MIL OSI – Source: Unite Union –
Headline: They Will Never Crush Out The Union! The Role of Women in the 1890 Maritime Strike
By Ciaran Doolin. Reprinted from issue 2 of What She Said, magazine of UC Femsoc.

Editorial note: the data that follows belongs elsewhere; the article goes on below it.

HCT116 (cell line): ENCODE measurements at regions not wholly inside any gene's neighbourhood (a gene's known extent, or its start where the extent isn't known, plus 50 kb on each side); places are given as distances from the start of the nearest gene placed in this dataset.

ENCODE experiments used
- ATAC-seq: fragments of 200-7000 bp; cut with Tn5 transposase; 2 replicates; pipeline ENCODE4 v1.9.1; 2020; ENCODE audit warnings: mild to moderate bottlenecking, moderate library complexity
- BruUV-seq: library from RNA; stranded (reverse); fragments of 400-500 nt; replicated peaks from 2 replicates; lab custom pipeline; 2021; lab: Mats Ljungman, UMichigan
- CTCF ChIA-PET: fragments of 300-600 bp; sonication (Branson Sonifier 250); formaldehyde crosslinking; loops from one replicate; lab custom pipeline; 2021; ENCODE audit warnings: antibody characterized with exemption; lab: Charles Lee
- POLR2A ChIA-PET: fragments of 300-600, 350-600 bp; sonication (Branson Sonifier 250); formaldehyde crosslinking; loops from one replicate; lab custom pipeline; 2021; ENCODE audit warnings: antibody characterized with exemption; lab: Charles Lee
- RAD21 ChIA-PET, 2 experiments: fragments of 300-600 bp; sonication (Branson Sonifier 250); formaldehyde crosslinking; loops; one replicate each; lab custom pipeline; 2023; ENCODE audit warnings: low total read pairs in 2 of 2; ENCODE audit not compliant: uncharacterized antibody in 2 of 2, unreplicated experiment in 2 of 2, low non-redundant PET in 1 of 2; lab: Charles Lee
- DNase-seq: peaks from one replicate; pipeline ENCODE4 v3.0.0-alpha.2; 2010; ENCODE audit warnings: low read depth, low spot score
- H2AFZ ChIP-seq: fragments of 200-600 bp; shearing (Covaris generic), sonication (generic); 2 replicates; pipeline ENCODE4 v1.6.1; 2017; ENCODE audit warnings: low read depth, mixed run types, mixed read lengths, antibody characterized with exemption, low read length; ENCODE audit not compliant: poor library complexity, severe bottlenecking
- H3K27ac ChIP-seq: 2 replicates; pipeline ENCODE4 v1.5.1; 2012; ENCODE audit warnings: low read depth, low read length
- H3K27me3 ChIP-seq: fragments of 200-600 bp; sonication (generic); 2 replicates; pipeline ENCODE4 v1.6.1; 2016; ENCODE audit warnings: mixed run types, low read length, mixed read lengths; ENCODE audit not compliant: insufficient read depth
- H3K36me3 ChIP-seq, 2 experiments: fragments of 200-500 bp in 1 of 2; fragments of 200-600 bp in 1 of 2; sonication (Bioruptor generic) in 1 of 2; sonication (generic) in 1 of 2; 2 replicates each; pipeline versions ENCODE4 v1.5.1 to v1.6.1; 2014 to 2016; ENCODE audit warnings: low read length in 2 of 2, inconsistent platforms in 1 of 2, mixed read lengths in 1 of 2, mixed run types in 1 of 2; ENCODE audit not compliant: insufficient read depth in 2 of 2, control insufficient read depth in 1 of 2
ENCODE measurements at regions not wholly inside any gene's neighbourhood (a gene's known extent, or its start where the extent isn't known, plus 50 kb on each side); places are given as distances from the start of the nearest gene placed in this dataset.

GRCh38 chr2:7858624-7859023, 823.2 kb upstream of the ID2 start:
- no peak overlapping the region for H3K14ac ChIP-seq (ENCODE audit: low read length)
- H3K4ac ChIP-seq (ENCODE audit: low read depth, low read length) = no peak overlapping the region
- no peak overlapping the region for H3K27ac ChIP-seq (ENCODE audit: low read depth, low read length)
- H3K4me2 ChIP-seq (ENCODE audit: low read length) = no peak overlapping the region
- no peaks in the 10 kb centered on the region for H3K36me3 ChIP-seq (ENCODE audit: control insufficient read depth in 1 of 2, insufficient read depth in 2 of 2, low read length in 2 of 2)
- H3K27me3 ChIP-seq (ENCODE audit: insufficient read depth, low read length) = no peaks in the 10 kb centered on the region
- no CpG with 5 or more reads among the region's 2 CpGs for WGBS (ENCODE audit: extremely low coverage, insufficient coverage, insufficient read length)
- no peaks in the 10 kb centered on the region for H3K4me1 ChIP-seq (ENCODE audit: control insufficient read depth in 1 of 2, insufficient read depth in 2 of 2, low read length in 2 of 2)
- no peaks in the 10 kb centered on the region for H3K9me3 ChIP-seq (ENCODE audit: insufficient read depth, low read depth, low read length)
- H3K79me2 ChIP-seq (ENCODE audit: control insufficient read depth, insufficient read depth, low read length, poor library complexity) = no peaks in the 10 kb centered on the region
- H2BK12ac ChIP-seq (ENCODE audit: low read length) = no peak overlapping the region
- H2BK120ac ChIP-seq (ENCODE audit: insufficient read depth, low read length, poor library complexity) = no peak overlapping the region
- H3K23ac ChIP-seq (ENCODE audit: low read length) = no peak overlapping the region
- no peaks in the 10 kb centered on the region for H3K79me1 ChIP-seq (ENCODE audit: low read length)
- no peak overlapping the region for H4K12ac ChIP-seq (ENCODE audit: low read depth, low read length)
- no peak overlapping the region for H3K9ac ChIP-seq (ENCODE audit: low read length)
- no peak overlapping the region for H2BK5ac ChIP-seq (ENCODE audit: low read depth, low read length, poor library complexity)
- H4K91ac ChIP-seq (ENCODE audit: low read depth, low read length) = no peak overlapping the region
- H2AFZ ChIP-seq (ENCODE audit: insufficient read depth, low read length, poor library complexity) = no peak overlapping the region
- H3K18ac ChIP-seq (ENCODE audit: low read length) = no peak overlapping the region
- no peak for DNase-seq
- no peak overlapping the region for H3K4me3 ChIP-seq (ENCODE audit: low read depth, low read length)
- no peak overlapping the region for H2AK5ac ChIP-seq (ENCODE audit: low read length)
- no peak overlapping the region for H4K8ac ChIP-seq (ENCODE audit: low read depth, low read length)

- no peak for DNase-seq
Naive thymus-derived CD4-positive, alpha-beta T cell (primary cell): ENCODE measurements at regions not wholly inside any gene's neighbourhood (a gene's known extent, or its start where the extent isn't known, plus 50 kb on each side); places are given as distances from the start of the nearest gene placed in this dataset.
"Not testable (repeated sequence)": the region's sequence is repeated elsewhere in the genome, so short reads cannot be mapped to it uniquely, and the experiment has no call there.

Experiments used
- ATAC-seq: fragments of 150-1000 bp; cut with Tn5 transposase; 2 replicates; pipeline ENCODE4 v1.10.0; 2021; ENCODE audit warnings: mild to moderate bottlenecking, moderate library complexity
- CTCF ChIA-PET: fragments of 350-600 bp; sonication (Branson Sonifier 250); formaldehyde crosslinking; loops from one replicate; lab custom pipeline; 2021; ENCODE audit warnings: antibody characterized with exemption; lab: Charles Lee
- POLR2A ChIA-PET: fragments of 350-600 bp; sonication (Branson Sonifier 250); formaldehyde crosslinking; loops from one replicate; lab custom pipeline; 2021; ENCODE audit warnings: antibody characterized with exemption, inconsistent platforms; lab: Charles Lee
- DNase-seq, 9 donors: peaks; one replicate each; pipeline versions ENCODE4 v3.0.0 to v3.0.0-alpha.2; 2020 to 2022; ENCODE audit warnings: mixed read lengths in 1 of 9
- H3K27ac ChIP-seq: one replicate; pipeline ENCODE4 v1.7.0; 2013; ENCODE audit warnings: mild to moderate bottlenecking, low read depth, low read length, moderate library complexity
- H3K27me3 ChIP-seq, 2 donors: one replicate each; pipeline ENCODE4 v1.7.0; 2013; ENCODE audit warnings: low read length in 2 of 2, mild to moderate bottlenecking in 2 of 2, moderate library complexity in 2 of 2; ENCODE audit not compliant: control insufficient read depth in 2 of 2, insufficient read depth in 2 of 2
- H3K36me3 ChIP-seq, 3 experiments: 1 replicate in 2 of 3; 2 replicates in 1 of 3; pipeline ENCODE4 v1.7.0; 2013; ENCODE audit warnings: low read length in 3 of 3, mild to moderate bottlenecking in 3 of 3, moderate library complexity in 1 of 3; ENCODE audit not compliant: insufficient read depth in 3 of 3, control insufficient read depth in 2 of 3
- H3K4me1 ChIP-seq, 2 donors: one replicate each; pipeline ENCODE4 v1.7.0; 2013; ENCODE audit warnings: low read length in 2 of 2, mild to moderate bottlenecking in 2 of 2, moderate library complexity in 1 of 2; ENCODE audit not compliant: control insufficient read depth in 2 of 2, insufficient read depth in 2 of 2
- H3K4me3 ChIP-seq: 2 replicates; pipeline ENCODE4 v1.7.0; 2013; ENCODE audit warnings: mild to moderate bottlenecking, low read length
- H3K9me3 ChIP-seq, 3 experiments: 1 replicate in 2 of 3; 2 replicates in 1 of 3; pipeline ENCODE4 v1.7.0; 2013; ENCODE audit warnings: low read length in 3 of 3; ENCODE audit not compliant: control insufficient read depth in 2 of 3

By 1889 women workers in New Zealand had established their first industrial organisation, the Tailoresses’ Union. Lead by Harriet Morison, the union delivered marked increases in wages and substantive improvements in working conditions. The union was influential in the suffragette movement, achieving a harmony between political and industrial functions that contemporary male unions struggled to match. The tailoresses had overcome the prejudices of their employers and the labour movement, and demonstrated that women were eminently capable of industrial self-organisation. However, most women workers remained unorganised, their lives characterised by drudgery and exploitation. Strikes intensified these conditions. Nonetheless, many working-class women saw the security of their families as integrally tied to the fortunes of the labour movement and backed their husbands when they ‘went out’. The Maritime Strike…